Have you found your set sleep and wake routine becoming blurred? You are not alone.
Before I started working from home, I had a rather strict sleep routine. During the week I went to bed no later than 10.30 pm and woke up at 8 am. In the morning I would get up, get ready for work and leave by 8.40 am. Now, no two days are the same. Some nights I do go to bed at 10, others its 2 am. In the mornings, I can be awake at six or struggle to pull myself out at 8.55 to sign on to the system for 9 am. The days I have to force myself out of bed I spend in a confused haze, usually in nightwear and a cardigan.
The days and nights blur, and as it is light until almost 9, it is hard to shift to night mode. Add to that the constant anxiety and negative press at every turn, I shouldn’t be surprised I’m finding routine tough, but I am. And I am not alone either.
Over the past couple of months, millions have moved to work from home to prevent the spread of Coronavirus. For many, the experience has profoundly impacted their routines.
“I sometimes wake up at 4, or 5 am even if I go to bed at 11 or 12, and I’m busy homeschooling three small children,” my friend said during a video call as she made dinner for her family. She went on to say that other days her children come in to wake her, which can be anytime from 6-10 am! “I sometimes just lay there in bed for hours unable to fall asleep.”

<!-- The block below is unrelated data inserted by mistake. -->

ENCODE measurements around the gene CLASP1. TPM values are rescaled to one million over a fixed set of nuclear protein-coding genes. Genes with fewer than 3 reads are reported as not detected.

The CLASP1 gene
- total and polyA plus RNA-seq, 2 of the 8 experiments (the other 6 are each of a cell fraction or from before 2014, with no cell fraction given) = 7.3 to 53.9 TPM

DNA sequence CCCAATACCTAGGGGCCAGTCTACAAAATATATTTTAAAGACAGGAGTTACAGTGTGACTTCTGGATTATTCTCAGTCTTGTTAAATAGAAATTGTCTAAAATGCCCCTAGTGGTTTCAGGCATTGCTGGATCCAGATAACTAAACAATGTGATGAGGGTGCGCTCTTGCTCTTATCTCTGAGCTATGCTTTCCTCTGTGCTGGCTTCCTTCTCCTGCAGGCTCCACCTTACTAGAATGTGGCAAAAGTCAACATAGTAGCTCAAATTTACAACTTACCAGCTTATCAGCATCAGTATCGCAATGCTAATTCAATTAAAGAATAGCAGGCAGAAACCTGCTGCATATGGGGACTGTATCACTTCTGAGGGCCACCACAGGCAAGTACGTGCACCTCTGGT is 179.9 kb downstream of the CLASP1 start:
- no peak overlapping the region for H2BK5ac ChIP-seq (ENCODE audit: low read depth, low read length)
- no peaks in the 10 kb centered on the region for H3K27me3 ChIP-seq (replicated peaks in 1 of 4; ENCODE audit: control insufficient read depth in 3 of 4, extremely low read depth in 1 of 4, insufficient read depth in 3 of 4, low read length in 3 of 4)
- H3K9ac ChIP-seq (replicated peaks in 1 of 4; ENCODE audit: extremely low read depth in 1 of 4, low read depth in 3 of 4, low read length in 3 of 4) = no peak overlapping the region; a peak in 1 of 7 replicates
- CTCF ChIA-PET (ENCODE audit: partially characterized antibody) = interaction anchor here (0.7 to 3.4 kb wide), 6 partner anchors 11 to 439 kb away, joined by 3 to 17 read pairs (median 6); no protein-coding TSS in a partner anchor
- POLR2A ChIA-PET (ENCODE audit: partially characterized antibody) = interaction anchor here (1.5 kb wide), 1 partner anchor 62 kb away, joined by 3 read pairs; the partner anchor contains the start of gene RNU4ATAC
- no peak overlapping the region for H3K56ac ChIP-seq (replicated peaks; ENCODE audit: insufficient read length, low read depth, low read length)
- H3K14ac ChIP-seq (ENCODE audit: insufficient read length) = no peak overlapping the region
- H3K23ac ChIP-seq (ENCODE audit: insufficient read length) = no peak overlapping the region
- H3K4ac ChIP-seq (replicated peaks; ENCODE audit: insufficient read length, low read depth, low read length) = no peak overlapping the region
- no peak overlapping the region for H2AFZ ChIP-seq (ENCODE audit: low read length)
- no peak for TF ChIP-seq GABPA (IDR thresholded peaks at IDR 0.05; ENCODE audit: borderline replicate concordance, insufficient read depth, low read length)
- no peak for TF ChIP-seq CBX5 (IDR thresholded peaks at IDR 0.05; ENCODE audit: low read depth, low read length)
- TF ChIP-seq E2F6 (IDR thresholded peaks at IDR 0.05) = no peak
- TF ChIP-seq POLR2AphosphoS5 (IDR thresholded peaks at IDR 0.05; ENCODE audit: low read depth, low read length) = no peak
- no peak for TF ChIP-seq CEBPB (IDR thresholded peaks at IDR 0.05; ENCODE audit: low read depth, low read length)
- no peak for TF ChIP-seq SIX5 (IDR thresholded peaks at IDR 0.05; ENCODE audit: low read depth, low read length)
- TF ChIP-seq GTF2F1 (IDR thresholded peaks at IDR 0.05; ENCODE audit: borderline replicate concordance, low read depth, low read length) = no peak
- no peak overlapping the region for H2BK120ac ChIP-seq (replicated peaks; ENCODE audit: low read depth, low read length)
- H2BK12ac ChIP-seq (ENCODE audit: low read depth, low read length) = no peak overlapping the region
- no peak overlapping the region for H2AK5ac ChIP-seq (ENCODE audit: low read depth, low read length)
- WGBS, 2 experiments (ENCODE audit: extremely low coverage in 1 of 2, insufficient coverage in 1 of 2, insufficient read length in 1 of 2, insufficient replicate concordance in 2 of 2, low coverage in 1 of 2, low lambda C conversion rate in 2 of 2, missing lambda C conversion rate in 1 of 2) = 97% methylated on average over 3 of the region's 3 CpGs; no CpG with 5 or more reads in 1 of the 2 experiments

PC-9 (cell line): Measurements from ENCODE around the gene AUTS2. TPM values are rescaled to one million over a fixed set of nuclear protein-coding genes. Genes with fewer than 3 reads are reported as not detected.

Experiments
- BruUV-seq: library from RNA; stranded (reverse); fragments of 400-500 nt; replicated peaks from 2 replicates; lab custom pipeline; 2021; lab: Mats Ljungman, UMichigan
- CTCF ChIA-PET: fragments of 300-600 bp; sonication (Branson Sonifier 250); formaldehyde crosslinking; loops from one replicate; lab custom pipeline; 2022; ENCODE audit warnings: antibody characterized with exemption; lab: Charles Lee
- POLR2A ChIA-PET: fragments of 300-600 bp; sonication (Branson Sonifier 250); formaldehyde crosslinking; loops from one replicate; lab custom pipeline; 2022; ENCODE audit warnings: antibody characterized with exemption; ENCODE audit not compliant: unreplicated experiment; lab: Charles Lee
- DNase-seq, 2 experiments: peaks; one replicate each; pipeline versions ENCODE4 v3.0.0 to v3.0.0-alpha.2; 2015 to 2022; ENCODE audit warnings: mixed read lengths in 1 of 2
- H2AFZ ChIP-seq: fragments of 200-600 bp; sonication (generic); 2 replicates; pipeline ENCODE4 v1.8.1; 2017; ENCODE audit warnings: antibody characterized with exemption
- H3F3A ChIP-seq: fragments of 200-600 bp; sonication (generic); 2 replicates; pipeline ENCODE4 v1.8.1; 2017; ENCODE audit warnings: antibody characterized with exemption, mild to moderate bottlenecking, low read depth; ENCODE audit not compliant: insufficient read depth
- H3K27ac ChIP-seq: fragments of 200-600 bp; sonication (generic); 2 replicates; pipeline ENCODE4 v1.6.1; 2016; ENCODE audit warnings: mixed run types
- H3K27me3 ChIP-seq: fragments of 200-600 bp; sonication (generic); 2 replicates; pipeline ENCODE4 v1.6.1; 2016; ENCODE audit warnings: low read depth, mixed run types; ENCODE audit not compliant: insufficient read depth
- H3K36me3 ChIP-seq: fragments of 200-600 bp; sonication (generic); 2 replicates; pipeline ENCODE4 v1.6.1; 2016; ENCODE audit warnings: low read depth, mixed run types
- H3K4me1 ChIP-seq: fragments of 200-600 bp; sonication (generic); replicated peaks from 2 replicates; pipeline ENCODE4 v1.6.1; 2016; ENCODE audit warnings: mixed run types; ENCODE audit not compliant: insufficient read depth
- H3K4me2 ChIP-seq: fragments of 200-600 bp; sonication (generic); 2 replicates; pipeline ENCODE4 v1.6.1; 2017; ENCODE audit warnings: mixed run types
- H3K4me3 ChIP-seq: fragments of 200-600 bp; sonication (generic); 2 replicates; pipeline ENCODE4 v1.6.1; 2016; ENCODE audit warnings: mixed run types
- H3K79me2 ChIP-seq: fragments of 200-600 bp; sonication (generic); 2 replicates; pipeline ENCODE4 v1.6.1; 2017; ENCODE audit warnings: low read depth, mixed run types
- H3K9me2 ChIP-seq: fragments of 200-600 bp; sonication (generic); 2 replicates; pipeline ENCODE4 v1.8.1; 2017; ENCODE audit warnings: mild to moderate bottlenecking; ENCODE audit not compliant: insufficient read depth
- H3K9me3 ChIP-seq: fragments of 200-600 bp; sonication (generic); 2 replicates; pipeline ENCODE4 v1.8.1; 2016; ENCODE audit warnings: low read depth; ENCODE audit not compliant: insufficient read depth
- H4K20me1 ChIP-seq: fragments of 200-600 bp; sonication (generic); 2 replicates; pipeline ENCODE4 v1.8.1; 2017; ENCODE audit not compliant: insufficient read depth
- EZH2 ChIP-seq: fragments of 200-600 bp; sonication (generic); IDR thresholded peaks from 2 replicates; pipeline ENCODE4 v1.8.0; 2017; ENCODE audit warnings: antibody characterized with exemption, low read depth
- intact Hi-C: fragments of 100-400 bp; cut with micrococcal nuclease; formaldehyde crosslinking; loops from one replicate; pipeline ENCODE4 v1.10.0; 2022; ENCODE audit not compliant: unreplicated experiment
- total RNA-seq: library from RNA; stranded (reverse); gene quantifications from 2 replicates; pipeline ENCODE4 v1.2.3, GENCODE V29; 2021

They note that even those that are used to working remotely or even from home are struggling. New challenges such as having their partner or children around, not being able to go outside, stress and anxiety about the constant influx of negative news and worries about family and friends are making things harder.
Managing these stressors has led people to stay up later or snacking at odd times. These are normal responses, but they do wreak havoc on the circadian rhythm-the process that regulates the natural sleep-wake cycle.
When I told a therapist that I’ve been doing just that-sleeping later in the morning to compensate for late nights, I was told not to do this. The therapist said to me that within a week, you’d be used to this pattern, so it is better to get up at your regular time. They advised to avoid napping and nighttime news (to avoid extra stress/worry) and to exercise in the morning sun as it gives energy.
Sunlight is key to sleep
Sunlight is the number one factor that affects our circadian rhythm. It lets our body know when to wake up and go to sleep, so being inside all of the time can disrupt the signals. Food also plays a part, so if you have been snacking more than usual close to bedtime, it can also play a role in why you are having a harder time going to sleep.
Above all, hold on to whatever normalcy you can. Eat, sleep, shower, work, exercise as you did before Coronavirus. If you live with others, try to get them to follow the same routine so that you aren’t all fighting different zones of the day/night.
If you are struggling, reach out. You can speak to one of our therapists for free. Contact us here, and we will put you in touch with someone.
Remember, you cannot control the virus, how long you have to stay at home, the news or the economy. But you can control when you sleep and wake, how you manage your day and what you do with those negative feelings. Control what you can, keep an open dialogue and don’t be hard one yourself if something doesn’t go quite to plan.